How Prevalent are Maternal and Family Risks among U.S. Elementary School Children?

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How Prevalent are Maternal and Family Risks among U.S. Elementary School Children?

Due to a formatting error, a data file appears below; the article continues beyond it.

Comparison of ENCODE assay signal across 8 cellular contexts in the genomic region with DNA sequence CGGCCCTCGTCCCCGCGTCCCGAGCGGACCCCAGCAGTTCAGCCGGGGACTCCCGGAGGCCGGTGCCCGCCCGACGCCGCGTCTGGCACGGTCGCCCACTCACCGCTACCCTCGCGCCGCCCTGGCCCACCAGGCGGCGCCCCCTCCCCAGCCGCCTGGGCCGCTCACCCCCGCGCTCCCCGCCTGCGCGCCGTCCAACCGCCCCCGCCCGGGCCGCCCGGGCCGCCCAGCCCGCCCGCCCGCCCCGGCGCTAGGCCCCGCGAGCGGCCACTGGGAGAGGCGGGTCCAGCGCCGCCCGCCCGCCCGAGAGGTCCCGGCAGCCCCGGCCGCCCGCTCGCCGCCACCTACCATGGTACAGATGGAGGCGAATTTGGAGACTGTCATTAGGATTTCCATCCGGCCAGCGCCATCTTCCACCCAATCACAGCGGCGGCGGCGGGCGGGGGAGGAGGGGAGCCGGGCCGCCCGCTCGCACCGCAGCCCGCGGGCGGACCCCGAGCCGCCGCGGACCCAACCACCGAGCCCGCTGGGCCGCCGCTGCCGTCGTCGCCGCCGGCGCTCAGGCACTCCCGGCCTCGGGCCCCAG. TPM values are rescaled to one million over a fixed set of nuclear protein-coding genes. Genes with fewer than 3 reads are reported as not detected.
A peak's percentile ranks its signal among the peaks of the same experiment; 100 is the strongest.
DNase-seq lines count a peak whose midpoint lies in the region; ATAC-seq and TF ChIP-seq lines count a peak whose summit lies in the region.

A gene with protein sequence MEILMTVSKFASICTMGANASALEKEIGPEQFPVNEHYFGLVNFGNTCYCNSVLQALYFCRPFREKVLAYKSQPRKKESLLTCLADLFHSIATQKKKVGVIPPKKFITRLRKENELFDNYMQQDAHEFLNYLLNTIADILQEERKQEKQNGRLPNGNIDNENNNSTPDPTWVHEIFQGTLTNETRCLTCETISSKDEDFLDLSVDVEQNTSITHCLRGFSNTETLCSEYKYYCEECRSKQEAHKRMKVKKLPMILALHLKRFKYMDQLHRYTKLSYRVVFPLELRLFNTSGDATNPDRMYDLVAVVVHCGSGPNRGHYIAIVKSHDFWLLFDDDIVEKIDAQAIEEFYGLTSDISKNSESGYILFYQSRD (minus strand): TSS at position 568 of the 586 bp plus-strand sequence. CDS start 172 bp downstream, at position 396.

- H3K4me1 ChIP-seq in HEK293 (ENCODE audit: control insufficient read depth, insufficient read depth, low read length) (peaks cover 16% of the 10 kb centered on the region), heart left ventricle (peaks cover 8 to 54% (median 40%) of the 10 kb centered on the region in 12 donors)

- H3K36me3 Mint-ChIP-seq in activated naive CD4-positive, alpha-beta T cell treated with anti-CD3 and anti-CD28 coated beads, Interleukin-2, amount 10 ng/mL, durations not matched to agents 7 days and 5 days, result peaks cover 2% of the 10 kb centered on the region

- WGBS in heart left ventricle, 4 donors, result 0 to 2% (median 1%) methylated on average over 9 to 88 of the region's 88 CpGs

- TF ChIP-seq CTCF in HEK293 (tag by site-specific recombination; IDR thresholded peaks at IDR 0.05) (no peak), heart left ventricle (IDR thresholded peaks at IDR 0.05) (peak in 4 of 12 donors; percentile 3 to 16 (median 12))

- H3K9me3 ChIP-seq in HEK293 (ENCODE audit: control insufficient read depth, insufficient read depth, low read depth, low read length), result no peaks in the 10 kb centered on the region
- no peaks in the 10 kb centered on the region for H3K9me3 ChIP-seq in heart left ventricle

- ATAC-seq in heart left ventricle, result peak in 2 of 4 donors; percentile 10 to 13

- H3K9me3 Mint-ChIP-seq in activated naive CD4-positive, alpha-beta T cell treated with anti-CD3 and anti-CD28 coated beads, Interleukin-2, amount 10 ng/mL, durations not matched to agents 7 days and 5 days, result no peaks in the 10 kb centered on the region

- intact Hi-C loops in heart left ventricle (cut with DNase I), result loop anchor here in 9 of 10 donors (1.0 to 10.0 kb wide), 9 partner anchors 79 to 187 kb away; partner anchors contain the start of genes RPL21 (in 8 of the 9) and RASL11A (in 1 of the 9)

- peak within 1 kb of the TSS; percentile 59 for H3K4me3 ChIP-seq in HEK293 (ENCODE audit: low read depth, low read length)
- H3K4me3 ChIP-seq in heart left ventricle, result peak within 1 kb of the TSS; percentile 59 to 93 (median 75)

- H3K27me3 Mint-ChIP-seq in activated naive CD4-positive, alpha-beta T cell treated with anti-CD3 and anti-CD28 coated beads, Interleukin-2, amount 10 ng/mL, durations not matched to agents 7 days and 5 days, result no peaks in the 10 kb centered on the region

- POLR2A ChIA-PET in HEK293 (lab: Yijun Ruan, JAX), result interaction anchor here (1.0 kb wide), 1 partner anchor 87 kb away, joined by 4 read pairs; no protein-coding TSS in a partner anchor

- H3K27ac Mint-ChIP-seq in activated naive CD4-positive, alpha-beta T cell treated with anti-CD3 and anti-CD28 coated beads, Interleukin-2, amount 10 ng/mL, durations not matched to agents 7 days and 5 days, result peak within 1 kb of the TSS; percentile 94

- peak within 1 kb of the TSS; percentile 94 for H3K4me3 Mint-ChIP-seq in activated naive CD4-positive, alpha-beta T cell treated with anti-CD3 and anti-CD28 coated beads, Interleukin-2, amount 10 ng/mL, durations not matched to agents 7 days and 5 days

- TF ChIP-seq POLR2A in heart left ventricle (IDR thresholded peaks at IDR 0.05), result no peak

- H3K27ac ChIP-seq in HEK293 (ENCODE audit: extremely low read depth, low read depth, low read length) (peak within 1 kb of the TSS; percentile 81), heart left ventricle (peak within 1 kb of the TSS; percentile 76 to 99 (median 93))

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The maternal and family risks most commonly encountered by U.S. kindergartners include: • living with a single mother (19 percent); • below the Federal Poverty Level (18 percent);1 • in a large family – four or more children at home (14 percent); or • with a mother who has not completed high school (12 percent). The least frequent risks were being born to a teenage mother (4 percent) or living with an unemployed mother (4.5 percent). These risks are more persistent among the most vulnerable children – those who were poor, racial/ethnic minorities, or suffered from poor health. A child’s risk status is directly related to family income; the poorer the children, the more they experience any of the risks tracked. For every affluent kindergartner – living at 400 percent of, or above the federal poverty level – who experienced each of the following risks: • 30 poor children experienced food insecurity at home;2 • 20 had a mother with low education; • 15 had an unemployed mother; • nine were